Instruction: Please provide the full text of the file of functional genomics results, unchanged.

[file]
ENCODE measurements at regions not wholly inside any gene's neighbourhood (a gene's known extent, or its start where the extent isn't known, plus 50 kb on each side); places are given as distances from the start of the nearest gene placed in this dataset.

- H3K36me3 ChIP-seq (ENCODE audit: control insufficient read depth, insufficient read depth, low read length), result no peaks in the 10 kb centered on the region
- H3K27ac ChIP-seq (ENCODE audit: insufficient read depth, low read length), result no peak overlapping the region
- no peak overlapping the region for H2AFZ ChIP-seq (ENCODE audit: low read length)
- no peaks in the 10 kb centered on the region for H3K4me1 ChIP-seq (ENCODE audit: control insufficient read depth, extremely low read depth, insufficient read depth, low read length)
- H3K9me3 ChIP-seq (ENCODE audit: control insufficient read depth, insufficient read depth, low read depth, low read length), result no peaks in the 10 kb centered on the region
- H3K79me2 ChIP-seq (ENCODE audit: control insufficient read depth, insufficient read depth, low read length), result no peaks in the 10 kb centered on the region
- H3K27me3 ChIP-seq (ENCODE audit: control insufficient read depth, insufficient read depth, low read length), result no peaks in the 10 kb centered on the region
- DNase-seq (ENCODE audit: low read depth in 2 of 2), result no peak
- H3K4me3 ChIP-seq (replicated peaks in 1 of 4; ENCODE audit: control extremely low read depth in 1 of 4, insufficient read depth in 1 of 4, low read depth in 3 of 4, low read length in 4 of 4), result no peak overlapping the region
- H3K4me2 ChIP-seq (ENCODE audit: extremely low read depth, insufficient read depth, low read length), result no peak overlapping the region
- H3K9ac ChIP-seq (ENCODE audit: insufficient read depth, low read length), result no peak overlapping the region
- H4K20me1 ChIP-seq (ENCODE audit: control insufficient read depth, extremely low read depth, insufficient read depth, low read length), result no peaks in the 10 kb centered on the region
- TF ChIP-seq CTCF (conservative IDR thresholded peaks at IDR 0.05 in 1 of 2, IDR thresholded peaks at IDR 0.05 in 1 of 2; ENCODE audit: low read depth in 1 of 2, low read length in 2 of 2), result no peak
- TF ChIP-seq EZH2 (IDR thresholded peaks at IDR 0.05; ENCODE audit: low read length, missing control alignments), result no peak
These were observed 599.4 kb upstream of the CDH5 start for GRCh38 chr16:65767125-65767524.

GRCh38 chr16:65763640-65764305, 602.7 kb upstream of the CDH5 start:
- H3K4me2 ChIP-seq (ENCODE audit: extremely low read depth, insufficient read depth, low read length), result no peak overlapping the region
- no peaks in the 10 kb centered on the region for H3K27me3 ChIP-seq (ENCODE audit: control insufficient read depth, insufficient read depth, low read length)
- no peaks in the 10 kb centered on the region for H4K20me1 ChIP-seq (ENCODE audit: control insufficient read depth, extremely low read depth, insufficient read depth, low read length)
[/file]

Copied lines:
ENCODE measurements at regions not wholly inside any gene's neighbourhood (a gene's known extent, or its start where the extent isn't known, plus 50 kb on each side); places are given as distances from the start of the nearest gene placed in this dataset.

- H3K36me3 ChIP-seq (ENCODE audit: control insufficient read depth, insufficient read depth, low read length), result no peaks in the 10 kb centered on the region
- H3K27ac ChIP-seq (ENCODE audit: insufficient read depth, low read length), result no peak overlapping the region
- no peak overlapping the region for H2AFZ ChIP-seq (ENCODE audit: low read length)
- no peaks in the 10 kb centered on the region for H3K4me1 ChIP-seq (ENCODE audit: control insufficient read depth, extremely low read depth, insufficient read depth, low read length)
- H3K9me3 ChIP-seq (ENCODE audit: control insufficient read depth, insufficient read depth, low read depth, low read length), result no peaks in the 10 kb centered on the region
- H3K79me2 ChIP-seq (ENCODE audit: control insufficient read depth, insufficient read depth, low read length), result no peaks in the 10 kb centered on the region
- H3K27me3 ChIP-seq (ENCODE audit: control insufficient read depth, insufficient read depth, low read length), result no peaks in the 10 kb centered on the region
- DNase-seq (ENCODE audit: low read depth in 2 of 2), result no peak
- H3K4me3 ChIP-seq (replicated peaks in 1 of 4; ENCODE audit: control extremely low read depth in 1 of 4, insufficient read depth in 1 of 4, low read depth in 3 of 4, low read length in 4 of 4), result no peak overlapping the region
- H3K4me2 ChIP-seq (ENCODE audit: extremely low read depth, insufficient read depth, low read length), result no peak overlapping the region
- H3K9ac ChIP-seq (ENCODE audit: insufficient read depth, low read length), result no peak overlapping the region
- H4K20me1 ChIP-seq (ENCODE audit: control insufficient read depth, extremely low read depth, insufficient read depth, low read length), result no peaks in the 10 kb centered on the region
- TF ChIP-seq CTCF (conservative IDR thresholded peaks at IDR 0.05 in 1 of 2, IDR thresholded peaks at IDR 0.05 in 1 of 2; ENCODE audit: low read depth in 1 of 2, low read length in 2 of 2), result no peak
- TF ChIP-seq EZH2 (IDR thresholded peaks at IDR 0.05; ENCODE audit: low read length, missing control alignments), result no peak
These were observed 599.4 kb upstream of the CDH5 start for GRCh38 chr16:65767125-65767524.

GRCh38 chr16:65763640-65764305, 602.7 kb upstream of the CDH5 start:
- H3K4me2 ChIP-seq (ENCODE audit: extremely low read depth, insufficient read depth, low read length), result no peak overlapping the region
- no peaks in the 10 kb centered on the region for H3K27me3 ChIP-seq (ENCODE audit: control insufficient read depth, insufficient read depth, low read length)
- no peaks in the 10 kb centered on the region for H4K20me1 ChIP-seq (ENCODE audit: control insufficient read depth, extremely low read depth, insufficient read depth, low read length)